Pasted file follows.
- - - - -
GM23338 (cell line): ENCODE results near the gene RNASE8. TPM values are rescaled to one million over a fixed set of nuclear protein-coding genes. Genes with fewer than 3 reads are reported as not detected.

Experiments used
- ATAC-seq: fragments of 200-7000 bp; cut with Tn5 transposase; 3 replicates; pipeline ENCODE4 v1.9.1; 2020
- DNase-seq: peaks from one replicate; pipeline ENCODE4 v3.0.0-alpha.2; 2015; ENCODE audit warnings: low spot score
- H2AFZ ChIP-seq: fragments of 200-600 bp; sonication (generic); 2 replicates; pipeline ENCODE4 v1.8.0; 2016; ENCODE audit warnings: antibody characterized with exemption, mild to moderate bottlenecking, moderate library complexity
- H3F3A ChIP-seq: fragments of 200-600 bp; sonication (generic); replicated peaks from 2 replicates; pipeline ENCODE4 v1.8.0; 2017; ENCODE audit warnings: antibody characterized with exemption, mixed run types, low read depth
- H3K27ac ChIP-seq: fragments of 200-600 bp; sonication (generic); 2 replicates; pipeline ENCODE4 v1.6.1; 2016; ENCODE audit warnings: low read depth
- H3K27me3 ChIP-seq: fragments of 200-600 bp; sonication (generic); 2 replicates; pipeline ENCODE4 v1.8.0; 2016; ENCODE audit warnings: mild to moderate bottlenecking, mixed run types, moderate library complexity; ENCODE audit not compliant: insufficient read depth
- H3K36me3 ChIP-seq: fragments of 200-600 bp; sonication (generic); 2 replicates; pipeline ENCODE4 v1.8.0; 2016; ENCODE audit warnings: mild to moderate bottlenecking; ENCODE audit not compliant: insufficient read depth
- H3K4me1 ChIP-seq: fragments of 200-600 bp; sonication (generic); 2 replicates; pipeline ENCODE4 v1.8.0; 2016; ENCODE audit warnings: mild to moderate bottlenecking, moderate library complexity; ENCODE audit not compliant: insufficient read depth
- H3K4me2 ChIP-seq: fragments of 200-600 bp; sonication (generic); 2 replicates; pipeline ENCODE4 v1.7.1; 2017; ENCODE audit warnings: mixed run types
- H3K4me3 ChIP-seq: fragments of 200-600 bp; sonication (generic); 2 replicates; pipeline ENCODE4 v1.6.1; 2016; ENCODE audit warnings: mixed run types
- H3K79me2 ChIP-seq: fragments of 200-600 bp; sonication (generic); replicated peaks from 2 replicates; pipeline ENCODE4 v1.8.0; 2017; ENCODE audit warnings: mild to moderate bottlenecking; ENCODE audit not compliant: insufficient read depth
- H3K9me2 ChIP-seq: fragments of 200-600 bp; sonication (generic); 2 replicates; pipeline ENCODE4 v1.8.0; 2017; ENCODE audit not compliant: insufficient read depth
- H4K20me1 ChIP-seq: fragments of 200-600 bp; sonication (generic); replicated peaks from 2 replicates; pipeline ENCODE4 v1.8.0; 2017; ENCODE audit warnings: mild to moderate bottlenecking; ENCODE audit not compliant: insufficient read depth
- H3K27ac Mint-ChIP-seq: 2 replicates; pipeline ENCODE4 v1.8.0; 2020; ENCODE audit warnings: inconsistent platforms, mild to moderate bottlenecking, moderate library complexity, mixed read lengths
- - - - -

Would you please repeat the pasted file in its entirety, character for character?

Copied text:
GM23338 (cell line): ENCODE results near the gene RNASE8. TPM values are rescaled to one million over a fixed set of nuclear protein-coding genes. Genes with fewer than 3 reads are reported as not detected.

Experiments used
- ATAC-seq: fragments of 200-7000 bp; cut with Tn5 transposase; 3 replicates; pipeline ENCODE4 v1.9.1; 2020
- DNase-seq: peaks from one replicate; pipeline ENCODE4 v3.0.0-alpha.2; 2015; ENCODE audit warnings: low spot score
- H2AFZ ChIP-seq: fragments of 200-600 bp; sonication (generic); 2 replicates; pipeline ENCODE4 v1.8.0; 2016; ENCODE audit warnings: antibody characterized with exemption, mild to moderate bottlenecking, moderate library complexity
- H3F3A ChIP-seq: fragments of 200-600 bp; sonication (generic); replicated peaks from 2 replicates; pipeline ENCODE4 v1.8.0; 2017; ENCODE audit warnings: antibody characterized with exemption, mixed run types, low read depth
- H3K27ac ChIP-seq: fragments of 200-600 bp; sonication (generic); 2 replicates; pipeline ENCODE4 v1.6.1; 2016; ENCODE audit warnings: low read depth
- H3K27me3 ChIP-seq: fragments of 200-600 bp; sonication (generic); 2 replicates; pipeline ENCODE4 v1.8.0; 2016; ENCODE audit warnings: mild to moderate bottlenecking, mixed run types, moderate library complexity; ENCODE audit not compliant: insufficient read depth
- H3K36me3 ChIP-seq: fragments of 200-600 bp; sonication (generic); 2 replicates; pipeline ENCODE4 v1.8.0; 2016; ENCODE audit warnings: mild to moderate bottlenecking; ENCODE audit not compliant: insufficient read depth
- H3K4me1 ChIP-seq: fragments of 200-600 bp; sonication (generic); 2 replicates; pipeline ENCODE4 v1.8.0; 2016; ENCODE audit warnings: mild to moderate bottlenecking, moderate library complexity; ENCODE audit not compliant: insufficient read depth
- H3K4me2 ChIP-seq: fragments of 200-600 bp; sonication (generic); 2 replicates; pipeline ENCODE4 v1.7.1; 2017; ENCODE audit warnings: mixed run types
- H3K4me3 ChIP-seq: fragments of 200-600 bp; sonication (generic); 2 replicates; pipeline ENCODE4 v1.6.1; 2016; ENCODE audit warnings: mixed run types
- H3K79me2 ChIP-seq: fragments of 200-600 bp; sonication (generic); replicated peaks from 2 replicates; pipeline ENCODE4 v1.8.0; 2017; ENCODE audit warnings: mild to moderate bottlenecking; ENCODE audit not compliant: insufficient read depth
- H3K9me2 ChIP-seq: fragments of 200-600 bp; sonication (generic); 2 replicates; pipeline ENCODE4 v1.8.0; 2017; ENCODE audit not compliant: insufficient read depth
- H4K20me1 ChIP-seq: fragments of 200-600 bp; sonication (generic); replicated peaks from 2 replicates; pipeline ENCODE4 v1.8.0; 2017; ENCODE audit warnings: mild to moderate bottlenecking; ENCODE audit not compliant: insufficient read depth
- H3K27ac Mint-ChIP-seq: 2 replicates; pipeline ENCODE4 v1.8.0; 2020; ENCODE audit warnings: inconsistent platforms, mild to moderate bottlenecking, moderate library complexity, mixed read lengths